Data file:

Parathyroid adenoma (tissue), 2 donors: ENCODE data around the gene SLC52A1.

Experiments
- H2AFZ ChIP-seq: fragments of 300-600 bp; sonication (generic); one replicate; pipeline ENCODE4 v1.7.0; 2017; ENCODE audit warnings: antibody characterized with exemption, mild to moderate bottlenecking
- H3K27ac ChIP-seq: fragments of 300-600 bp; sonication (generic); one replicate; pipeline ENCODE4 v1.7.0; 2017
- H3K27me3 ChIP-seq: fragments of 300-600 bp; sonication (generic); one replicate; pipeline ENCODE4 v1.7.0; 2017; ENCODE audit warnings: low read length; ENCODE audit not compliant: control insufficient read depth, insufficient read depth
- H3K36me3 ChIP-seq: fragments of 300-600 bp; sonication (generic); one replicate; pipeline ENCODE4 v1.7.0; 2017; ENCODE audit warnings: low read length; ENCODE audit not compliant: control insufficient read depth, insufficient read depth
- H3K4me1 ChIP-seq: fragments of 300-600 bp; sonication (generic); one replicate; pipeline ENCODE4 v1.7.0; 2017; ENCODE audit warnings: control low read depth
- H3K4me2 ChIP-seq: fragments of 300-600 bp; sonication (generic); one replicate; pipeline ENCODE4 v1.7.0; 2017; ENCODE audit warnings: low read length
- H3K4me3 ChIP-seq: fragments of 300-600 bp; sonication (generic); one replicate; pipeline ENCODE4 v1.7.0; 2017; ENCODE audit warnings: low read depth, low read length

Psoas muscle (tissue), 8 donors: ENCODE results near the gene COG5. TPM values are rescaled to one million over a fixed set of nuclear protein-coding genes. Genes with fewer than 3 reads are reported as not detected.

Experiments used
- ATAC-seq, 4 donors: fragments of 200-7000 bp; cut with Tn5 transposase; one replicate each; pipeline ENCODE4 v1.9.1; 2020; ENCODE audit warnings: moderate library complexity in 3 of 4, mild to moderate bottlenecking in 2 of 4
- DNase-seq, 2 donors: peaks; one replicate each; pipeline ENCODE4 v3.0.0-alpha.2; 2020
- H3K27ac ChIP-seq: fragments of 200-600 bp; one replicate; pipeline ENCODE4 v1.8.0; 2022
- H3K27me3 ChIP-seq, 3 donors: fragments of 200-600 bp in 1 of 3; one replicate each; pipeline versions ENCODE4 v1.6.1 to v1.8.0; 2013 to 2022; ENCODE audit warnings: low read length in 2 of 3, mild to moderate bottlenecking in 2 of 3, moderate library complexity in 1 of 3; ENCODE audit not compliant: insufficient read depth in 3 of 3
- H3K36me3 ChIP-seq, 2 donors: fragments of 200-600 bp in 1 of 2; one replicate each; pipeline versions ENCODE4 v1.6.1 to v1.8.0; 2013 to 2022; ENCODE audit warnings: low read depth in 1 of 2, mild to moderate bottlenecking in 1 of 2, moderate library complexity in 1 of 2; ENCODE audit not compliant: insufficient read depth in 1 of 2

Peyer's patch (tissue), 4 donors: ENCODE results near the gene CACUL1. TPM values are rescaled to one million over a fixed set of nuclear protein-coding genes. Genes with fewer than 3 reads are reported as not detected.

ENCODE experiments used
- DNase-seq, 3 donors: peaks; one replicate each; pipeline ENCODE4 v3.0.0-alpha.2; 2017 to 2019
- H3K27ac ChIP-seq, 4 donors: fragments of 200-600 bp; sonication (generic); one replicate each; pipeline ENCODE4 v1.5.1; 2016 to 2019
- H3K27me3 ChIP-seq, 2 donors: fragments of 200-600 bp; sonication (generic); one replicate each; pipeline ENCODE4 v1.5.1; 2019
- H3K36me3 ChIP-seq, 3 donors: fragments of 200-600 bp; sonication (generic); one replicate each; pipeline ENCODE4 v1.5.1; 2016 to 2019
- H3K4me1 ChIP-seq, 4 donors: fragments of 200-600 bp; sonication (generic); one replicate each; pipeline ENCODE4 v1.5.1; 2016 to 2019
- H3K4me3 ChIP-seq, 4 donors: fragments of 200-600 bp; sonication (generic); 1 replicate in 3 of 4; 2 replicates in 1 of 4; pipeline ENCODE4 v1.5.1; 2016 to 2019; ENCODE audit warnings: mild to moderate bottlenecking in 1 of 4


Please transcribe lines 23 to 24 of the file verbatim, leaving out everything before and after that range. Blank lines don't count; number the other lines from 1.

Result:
- H3K4me1 ChIP-seq, 4 donors: fragments of 200-600 bp; sonication (generic); one replicate each; pipeline ENCODE4 v1.5.1; 2016 to 2019
- H3K4me3 ChIP-seq, 4 donors: fragments of 200-600 bp; sonication (generic); 1 replicate in 3 of 4; 2 replicates in 1 of 4; pipeline ENCODE4 v1.5.1; 2016 to 2019; ENCODE audit warnings: mild to moderate bottlenecking in 1 of 4